I love looking ahead to what I might be reading in the coming months, and I’ve decided to make a concerted effort to read the books I have on hand. No more buying books before I read the ones I have! Of course, Book of the Month club and Christmas will likely increase the number of books on my shelf, but…eh. Maybe it’s more of a half-hearted effort than a concerted one.
Fall Reading Update
All were excellent picks. Little Fires Everywhere and The Hate U Give may both make my list of 2017 favorites (please, everyone, pick up The Hate U Give!). Joshilyn Jackson was a great discovery—I’m looking forward to reading more of hers. Rebecca was a good eerie read for fall, and I think just about anyone will find at least one of Cheryl Strayed’s advice columns to be a pinprick to the heart.
I was upset with myself because my library hold for Beartown came in but I didn’t download it before it expired! I was trying to finish another book, planning Thanksgiving, and just generally being scatterbrained, I guess. So, back to the end of the hold list I go. Hopefully it will come in over the winter—a hockey read sounds like a good, snowy choice!
I want to at least squeeze in Sweetbitter and The Woman in Cabin 10 before the true start of winter. I may also start The Story of a New Name, though some others are calling to me more, so I may shelve it for a while. American War will depend on library availability but it also isn’t feeling urgent.
There’s so much to think about in the weeks before Christmas that I’ll probably pick up some brain candy—maybe even a re-read?
Winter Reading List
Once winter truly starts and we’re past the holidays, I’ll be ready to dive into this list. There aren’t any light reads on this list, so I’ll likely have to pair them with lighter fare, or some re-reads that I’m planning in 2018.
- An hour after England enters World War II, socialite Mary North signed up for service. Instead of direct involvement in the war, she finds herself teaching students who were rejected from the countryside after most other children were evacuated from London. This turn brings into her life Zachary, a young black student; Tom, an education administrator; and Alistair, Tom's flatmate who has enlisted in the military. Mary, Tom, and Zachary face a new normal in London as the bombings of the Blitz commence, while the ills of society--race, poverty, addiction--persistently remain the same. Alistair, meanwhile, faces the brutality, starvation, and violence of life as a soldier in Malta.
Cleave's prose can feel heavy-handed, especially at first, but I soon fell under the spell of his writing. His dialogue shines and is smart and surprisingly funny. In its wittiness, it recalls the type of conversations that seem to happen in youth, especially during late nights or intense situations--the intelligent volleying that immediately connects people. Cleave uses these conversations masterfully to create instant connections between characters facing extreme circumstances. Inspired by his own grandparents' experiences and letters written during World War II, Cleave tells a beautiful tale of love, loss, and bravery. Also check out my in-depth look at the history and writing of this book, the first in my Story of the Story series.More info →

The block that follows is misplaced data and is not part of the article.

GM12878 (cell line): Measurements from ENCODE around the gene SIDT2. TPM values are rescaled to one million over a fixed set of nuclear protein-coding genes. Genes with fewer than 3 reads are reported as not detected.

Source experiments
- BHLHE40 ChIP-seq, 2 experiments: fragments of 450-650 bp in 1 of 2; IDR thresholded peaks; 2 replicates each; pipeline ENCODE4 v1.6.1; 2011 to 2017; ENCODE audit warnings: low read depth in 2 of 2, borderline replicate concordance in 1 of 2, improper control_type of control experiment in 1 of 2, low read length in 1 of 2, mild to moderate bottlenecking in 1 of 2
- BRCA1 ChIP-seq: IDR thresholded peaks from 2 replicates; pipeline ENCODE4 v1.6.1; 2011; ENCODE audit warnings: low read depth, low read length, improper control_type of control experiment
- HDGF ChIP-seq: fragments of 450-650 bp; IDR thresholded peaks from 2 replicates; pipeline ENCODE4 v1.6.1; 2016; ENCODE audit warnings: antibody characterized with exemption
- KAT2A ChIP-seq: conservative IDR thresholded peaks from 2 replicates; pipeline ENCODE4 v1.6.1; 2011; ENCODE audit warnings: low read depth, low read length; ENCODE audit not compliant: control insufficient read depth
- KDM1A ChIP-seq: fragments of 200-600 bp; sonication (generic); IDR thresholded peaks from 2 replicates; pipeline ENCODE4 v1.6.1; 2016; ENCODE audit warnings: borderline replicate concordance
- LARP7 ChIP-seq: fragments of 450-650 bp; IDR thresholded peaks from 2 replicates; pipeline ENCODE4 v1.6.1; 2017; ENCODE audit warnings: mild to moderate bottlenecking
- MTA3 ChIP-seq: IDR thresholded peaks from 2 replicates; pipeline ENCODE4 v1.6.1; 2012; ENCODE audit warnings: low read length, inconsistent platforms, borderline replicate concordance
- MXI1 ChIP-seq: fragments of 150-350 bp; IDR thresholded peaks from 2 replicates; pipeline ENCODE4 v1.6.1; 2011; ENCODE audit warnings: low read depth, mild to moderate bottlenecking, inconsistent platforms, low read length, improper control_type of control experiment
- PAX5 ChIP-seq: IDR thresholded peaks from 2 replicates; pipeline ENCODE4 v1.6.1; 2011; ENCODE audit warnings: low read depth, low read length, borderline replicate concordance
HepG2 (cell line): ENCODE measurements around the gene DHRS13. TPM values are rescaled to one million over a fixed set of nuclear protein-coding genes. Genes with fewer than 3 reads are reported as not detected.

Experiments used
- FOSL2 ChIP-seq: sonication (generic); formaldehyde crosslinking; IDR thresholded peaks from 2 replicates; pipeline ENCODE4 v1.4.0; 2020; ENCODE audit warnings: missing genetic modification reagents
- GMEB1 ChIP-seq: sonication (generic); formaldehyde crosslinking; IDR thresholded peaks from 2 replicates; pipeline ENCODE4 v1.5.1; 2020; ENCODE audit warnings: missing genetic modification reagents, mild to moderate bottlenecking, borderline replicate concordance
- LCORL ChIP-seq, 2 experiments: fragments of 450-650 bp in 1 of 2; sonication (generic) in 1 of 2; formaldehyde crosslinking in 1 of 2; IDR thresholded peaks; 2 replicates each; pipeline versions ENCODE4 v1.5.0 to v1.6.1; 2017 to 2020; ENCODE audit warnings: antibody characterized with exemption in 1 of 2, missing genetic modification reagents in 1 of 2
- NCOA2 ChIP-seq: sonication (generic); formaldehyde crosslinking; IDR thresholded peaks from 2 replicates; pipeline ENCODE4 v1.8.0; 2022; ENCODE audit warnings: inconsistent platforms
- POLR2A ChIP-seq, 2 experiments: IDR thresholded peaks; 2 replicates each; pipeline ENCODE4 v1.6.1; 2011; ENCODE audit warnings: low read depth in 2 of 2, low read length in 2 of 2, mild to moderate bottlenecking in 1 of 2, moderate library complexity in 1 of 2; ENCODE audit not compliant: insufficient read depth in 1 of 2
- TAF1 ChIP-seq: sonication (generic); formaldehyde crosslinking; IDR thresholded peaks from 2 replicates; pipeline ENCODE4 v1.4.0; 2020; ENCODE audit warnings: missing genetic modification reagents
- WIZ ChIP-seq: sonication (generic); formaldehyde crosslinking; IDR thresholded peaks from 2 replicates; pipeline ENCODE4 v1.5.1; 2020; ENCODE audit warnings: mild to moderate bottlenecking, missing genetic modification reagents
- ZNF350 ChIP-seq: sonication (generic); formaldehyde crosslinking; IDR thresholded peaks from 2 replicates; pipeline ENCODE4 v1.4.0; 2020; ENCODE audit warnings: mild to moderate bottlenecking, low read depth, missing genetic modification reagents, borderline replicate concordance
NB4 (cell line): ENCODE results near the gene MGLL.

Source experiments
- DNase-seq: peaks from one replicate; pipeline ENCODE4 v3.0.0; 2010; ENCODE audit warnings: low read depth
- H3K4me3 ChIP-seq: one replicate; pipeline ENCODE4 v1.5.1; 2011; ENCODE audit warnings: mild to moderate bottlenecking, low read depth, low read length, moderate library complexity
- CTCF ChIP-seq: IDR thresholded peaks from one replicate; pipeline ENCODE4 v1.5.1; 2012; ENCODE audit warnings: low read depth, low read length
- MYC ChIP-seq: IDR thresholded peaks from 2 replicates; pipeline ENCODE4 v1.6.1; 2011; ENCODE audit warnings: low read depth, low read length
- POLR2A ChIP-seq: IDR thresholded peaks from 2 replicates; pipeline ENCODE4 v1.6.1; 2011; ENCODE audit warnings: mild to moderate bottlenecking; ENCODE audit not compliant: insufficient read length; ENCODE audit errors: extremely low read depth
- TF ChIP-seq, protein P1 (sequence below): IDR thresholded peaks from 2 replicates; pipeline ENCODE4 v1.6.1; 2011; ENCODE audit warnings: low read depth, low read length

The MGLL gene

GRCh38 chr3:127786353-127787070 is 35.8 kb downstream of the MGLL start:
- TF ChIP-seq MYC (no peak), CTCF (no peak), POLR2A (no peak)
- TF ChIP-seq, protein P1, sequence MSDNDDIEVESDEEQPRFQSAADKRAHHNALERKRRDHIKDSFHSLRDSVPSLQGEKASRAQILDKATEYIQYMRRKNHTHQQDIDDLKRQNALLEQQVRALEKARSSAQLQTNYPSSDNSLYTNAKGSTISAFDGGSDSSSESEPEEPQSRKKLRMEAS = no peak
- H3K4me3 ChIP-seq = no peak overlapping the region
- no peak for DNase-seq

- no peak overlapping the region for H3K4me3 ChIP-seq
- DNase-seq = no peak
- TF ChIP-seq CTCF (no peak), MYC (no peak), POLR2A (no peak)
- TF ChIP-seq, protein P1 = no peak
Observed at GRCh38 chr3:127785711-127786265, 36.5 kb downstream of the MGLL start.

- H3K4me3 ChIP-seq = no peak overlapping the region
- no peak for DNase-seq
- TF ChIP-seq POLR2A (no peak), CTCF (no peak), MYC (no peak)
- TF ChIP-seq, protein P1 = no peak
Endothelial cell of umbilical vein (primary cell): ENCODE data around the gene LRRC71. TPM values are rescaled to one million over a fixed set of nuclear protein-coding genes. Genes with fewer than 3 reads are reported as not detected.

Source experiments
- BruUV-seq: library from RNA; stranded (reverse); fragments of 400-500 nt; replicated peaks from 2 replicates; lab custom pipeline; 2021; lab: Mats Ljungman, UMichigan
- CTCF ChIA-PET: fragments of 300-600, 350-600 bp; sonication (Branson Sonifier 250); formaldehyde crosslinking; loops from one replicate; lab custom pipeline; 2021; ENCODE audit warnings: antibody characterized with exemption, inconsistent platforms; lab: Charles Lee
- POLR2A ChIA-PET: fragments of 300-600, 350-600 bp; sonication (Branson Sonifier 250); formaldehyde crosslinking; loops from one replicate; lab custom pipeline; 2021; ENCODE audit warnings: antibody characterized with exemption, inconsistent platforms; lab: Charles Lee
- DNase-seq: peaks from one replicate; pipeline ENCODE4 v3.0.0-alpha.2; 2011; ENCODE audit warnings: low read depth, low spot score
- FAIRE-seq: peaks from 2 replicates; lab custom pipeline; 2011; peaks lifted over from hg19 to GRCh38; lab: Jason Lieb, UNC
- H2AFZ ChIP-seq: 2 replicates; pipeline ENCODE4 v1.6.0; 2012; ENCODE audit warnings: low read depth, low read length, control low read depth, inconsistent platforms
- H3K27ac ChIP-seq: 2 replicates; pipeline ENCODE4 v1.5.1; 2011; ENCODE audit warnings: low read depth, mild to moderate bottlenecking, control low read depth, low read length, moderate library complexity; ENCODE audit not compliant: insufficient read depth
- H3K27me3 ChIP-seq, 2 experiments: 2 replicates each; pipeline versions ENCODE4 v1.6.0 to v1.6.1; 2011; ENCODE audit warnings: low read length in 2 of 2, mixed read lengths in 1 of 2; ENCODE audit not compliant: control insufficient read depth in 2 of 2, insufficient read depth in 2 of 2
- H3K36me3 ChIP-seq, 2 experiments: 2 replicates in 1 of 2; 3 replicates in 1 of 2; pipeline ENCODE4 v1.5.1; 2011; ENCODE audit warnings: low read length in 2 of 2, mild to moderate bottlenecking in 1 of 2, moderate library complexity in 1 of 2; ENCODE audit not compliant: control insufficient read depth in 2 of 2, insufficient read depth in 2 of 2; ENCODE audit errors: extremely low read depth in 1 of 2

- When her family learns of their ties to the wealthy d'Urbervilles, Tess's family pressures her to claim her place and elevate the family from poverty. The plan goes horribly wrong and Tess finds herself a grief-stricken, ruined woman. When she finds love and a potential new life with Angel Clare, she must decide whether to keep her past a secret or risk his rejection. Tess is truly a woman of her time, as are the characters around her, but Thomas Hardy was ahead of his. Hardy deftly illustrates the hypocrisy that dictated the expectations of women in this time and the pressures they faced to be pure, chaste, and angelic (the name "Angel" is a bit ironic here.). I loved this book, though it filled me rage on Tess's behalf. It was a little slow moving in the middle, but it's worth it to stick it out to the end. More info →
- Cyril Avery was born to an unwed mother in Ireland in the 1940s--an unthinkable and shameful thing, at that time. Cyril is adopted by Charles and Maude Avery, who are indifferent and self-centered, but not neglectful. From an early age, Cyril knows he's different: not a "real Avery," as Charles is quick to remind him, and realizing that he is not attracted to girls like his friends are--something that's even more shameful at that time in Ireland. In fact, Cyril harbors a deep love for his womanizing friend and eventual school roommate, Julian Woodbead. The book follows Cyril through his life, from his youth and twenties spent in hiding and public denial in a repressive Dublin to a more open life in middle age in Amsterdam and New York. Cyril's search for identity, belonging, acceptance, and family is by turns funny, frustrating, and sad. Some of the characters feel a bit like caricatures, but they serve to highlight some of the extreme attitudes Cyril, his mother, and so many others faced in those decades in Ireland. I loved this book, and though Cyril could be frustrating, I wanted to see him find happiness and contentment with himself. More info →
All of these except The Heart’s Invisible Furies are sitting on my bookshelf right now, and I’m planning to buy that one after seeing all of the raves—it sounds like one I’ll want to keep.
What will you read in the weeks leading up to the winter holidays? What’s on your winter reading list?